Confession (On Catholicism and HealthCare)

The modern medical physical is an updated form of the Catholic sacrament of Confession. I went to a Catholic grade school and High School, with a brief sojourn freshman year at the public school.

That decision to jump schools was multifaceted. Priest, principal, and a guidance counselor attempted to press me about the sacrament of Confirmation, the ritual wherein a Catholic confirms their personal belief in the religion, and is official-official in the cult from then on, in the 8th grade. One of my proudest moments, was telling this gang to kick rocks. My true confirmation of Grace, I know now (and then I guess?).

My Mom was divorcing my step-Dad, and our poverty and her clear Jezebel spirit, I believe marked us with that gang. We’d been marked for a while though, I suppose, so it shouldn’t have been a suprise. And yet, it always is, isn’t it? This divorce was partly why I made the jump to public school too. Some self-inflected wound of immaturity, and commonsense. How would we afford to send me to the private school? I’d end up sneaking my way back to the Catholics (non-confirmed) through a “scholarship”‘ for the debate program Sophomore year. Note, the Catholics are great free-lancers.

Anyway, point is, I’d always sensed a lack of flavor, or should I say culture to the public school system, and really the gentile public in general. It seemed to lack a certain something to me, which I know now understand was its cultic, and occultic systems, and accoutrements. The singing and chanting, costumes, incense, drama, and the freak outs.

I realized today post-physical, while strumming my milestone-like Squire telecaster, that the modern check up really does have it origin in ancient ritual and spiritual/superstitious beliefs, just like them Catholics. The whole thing the pregame rituals, the signing in, the attendants, the silent (except for the background noise of the TV, which in these times is the equivalent of the bubbling brook), which allows reflection and excuse making, space for the coming cognitive dissonance, and morever the pre-pregame ritual, of the night and weeks before, what illnesses and ailments will one declare, or attempt to medigate with good behavior. The anxiety and anticipation of judgement. The inherent power relationship and the salvation that comes with it.

Your Doctor can only treat, what you acknowedge and admit. What you confess. We like this. It’s parental. The Dr. is a subsitute, for you and the thing on high, an intermediary. It’s interesting, because I still got that raging spirit to resist. Basically the only time I will go the Dr. are for these “Wellness”‘ check-ups for our insurance, which saves us 80bucks a month. My Dr. today was nice enough. A colleague of my wife, she had insured I would like his style and I did.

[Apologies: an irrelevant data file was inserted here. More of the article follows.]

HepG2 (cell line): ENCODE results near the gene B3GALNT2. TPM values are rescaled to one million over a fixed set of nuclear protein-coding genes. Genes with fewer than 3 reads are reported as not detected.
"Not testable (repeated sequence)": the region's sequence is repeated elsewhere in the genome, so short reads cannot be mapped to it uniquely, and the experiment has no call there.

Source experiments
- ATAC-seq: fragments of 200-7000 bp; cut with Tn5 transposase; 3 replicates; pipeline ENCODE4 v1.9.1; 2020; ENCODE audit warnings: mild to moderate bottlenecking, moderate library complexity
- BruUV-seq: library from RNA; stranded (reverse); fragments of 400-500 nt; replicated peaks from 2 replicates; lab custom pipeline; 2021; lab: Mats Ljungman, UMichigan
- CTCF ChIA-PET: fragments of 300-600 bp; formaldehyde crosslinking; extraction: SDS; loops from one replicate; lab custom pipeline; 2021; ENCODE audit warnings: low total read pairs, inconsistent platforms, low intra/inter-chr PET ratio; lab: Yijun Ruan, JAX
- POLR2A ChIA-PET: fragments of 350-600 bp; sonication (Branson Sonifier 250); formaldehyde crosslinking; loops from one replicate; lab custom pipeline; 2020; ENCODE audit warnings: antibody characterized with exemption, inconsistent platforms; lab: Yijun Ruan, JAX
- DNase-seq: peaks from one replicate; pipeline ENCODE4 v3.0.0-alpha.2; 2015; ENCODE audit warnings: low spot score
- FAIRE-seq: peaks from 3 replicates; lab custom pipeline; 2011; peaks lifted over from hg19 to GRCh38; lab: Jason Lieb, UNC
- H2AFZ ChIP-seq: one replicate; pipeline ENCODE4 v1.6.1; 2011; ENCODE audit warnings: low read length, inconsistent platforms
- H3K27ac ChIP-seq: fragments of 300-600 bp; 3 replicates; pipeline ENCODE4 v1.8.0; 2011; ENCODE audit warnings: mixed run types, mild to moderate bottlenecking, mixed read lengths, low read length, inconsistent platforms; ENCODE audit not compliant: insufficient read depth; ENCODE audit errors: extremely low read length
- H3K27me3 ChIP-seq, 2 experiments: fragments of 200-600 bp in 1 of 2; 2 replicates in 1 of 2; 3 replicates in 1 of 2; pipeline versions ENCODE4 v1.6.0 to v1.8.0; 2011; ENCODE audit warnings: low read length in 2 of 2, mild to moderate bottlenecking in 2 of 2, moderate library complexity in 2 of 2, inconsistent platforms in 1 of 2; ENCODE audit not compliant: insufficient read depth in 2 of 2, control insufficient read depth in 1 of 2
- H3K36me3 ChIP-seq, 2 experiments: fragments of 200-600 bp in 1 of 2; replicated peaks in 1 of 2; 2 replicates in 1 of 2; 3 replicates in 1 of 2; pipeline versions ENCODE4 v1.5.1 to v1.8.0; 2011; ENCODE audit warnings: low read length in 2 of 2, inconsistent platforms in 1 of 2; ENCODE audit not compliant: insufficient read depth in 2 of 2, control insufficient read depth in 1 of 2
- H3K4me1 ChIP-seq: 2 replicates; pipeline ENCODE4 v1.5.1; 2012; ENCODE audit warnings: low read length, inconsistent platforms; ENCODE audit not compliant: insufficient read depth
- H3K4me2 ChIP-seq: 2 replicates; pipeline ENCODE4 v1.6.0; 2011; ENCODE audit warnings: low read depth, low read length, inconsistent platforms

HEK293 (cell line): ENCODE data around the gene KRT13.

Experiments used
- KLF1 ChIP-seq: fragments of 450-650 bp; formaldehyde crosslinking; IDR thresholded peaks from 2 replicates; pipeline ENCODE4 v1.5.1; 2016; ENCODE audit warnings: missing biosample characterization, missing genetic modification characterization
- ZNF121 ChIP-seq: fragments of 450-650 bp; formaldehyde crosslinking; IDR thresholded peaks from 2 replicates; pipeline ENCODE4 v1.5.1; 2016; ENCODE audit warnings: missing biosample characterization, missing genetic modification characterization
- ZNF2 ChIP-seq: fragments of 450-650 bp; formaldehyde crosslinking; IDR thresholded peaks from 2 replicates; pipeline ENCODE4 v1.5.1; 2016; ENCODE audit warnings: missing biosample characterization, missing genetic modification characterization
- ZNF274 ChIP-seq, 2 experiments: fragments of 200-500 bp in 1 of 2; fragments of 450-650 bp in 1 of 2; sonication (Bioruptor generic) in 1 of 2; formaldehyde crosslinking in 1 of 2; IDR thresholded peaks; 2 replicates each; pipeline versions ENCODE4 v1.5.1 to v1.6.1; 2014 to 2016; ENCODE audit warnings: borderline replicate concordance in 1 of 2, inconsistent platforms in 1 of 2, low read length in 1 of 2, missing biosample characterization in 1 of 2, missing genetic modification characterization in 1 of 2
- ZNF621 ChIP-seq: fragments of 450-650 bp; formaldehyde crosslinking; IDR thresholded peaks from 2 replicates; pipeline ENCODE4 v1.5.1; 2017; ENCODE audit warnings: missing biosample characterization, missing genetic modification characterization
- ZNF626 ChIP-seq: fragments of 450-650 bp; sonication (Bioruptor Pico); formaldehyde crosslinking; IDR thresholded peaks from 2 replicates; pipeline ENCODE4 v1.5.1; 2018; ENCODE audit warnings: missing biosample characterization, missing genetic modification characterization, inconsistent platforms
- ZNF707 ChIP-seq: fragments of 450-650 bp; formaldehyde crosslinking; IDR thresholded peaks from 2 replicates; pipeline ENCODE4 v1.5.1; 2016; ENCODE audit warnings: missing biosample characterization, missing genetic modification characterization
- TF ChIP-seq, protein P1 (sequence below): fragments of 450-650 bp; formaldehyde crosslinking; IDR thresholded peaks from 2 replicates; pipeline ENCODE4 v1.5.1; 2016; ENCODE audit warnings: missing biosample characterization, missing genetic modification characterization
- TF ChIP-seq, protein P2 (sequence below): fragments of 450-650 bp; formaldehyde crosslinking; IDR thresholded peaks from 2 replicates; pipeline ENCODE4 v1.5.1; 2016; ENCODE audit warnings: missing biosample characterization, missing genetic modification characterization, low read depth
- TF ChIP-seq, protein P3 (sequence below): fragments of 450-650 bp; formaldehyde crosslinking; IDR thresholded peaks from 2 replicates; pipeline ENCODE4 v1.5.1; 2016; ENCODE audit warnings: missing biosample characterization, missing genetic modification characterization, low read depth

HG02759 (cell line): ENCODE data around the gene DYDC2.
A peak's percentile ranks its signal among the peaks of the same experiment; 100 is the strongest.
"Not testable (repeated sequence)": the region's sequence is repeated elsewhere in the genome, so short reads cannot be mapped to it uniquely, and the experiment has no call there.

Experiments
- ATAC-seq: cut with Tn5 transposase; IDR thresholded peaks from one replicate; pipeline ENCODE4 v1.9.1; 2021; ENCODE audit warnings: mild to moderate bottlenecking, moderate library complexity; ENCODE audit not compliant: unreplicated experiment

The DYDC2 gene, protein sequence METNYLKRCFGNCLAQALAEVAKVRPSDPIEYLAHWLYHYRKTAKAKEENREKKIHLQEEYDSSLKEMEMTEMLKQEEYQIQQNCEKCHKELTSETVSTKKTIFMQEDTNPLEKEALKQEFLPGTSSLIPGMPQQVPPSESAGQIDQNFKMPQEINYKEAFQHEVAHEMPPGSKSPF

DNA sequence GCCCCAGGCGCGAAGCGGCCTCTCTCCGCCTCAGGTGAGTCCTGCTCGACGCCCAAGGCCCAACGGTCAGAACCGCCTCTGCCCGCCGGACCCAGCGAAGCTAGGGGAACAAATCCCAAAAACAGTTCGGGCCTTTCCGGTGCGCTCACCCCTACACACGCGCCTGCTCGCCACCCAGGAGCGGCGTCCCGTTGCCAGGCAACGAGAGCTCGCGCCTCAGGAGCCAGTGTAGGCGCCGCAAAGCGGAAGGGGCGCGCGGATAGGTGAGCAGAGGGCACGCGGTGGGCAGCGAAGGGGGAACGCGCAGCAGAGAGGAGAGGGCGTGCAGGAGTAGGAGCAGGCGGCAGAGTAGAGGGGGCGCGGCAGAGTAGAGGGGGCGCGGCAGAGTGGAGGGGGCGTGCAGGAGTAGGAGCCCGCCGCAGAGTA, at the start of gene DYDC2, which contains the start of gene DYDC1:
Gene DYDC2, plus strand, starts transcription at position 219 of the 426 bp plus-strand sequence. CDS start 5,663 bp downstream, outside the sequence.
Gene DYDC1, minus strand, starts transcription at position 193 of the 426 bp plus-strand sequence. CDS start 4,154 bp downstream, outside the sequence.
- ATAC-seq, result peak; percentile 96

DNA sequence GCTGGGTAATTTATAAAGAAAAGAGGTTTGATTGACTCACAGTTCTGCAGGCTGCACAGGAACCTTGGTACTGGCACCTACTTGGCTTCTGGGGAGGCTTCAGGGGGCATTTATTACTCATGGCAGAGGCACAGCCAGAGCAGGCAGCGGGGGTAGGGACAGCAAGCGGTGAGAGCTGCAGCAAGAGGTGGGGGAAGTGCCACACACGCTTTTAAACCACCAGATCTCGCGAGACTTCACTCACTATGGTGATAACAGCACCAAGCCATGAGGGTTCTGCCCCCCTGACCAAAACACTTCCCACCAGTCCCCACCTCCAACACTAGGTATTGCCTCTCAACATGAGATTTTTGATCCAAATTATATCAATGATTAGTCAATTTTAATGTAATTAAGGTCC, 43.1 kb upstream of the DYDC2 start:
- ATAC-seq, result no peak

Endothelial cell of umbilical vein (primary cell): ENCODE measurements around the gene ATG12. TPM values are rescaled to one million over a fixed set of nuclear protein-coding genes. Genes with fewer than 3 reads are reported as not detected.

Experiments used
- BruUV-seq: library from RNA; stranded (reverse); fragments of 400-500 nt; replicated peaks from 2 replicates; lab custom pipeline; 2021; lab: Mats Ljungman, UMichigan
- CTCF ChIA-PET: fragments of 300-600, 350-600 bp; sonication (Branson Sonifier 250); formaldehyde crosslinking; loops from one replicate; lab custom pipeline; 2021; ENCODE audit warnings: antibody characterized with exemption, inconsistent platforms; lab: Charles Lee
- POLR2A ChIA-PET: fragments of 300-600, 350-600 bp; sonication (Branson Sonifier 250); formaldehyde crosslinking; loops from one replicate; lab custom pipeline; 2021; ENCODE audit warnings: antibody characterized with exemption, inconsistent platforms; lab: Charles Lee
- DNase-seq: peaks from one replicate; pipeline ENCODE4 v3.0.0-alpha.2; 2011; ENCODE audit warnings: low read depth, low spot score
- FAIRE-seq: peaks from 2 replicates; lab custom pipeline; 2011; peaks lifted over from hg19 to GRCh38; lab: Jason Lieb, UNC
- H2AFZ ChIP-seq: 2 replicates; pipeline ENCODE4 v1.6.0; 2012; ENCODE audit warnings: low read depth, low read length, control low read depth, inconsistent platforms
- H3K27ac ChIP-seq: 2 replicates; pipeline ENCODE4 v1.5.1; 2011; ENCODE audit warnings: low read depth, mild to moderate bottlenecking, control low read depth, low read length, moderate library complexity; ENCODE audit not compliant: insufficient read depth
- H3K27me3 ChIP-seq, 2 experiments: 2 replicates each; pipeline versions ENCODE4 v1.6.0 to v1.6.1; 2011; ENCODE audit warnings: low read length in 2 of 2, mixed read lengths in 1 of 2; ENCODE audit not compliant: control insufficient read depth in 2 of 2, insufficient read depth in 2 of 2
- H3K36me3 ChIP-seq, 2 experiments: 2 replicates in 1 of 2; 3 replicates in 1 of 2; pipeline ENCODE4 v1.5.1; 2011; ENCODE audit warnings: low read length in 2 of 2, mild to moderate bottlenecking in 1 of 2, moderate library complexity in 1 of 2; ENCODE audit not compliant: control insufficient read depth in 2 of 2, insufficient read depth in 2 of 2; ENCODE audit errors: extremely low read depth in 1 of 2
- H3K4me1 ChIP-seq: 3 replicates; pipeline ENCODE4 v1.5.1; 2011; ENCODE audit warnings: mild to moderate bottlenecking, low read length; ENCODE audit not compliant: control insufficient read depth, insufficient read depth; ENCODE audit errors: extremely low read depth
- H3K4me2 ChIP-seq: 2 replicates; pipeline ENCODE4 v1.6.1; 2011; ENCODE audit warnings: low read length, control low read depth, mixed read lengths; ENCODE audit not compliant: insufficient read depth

He acknowledged that in my case, it was basically just a hello, but that the point of this check-up was maybe to catch a guy in his mid-thirties (me! that crafty fox!), who veins are starting to chunk up with platelets, and get them on something to help them out, before he’s fifty and dead. I smiled with him, nodded along in agreement. When he was done I said, “well hate to a throw a wrench in your plans there Sir, but I was planning on not doing those labs today. Be honest with ya, just not in the mood to be poked or proded.”

These are the moments that give my spirit an invaluable tingle, the moment when that curtain gets pulled back on Oz, busting those lights on mid-ritiual, sitting there right in the middle of confession, staring that priest in the eye, and saying hey man what about all these other religions, what about all of them that never heard of Christ?

The Dr. smiled said Oh, Ok. I explained it wasn’t I’d never do it. And I’d done it before. Actually had high levels, but then I tightened up diet and stuff, and my levels were fine. And really truth was, nothing in them numbers could make me anymore serious about my own health, body, then I already was. So not today. I’d prefer not.

It was all good. He still hit me with the stethoscope, checked my throat glands, pressed on my stomach, squeezed my ankles. Indignities I endured, with small amounts of discomfort. As usual ritual tricked me into confessing a patch of eczema on my leg, but I recovered with the reflection that it was all good, and that eczema was basically an umbrella term for fuck-all, and if they weren’t going to chop it off, I’d prolly be all right. By the end, he thanked me for an interesting conversation and visit.

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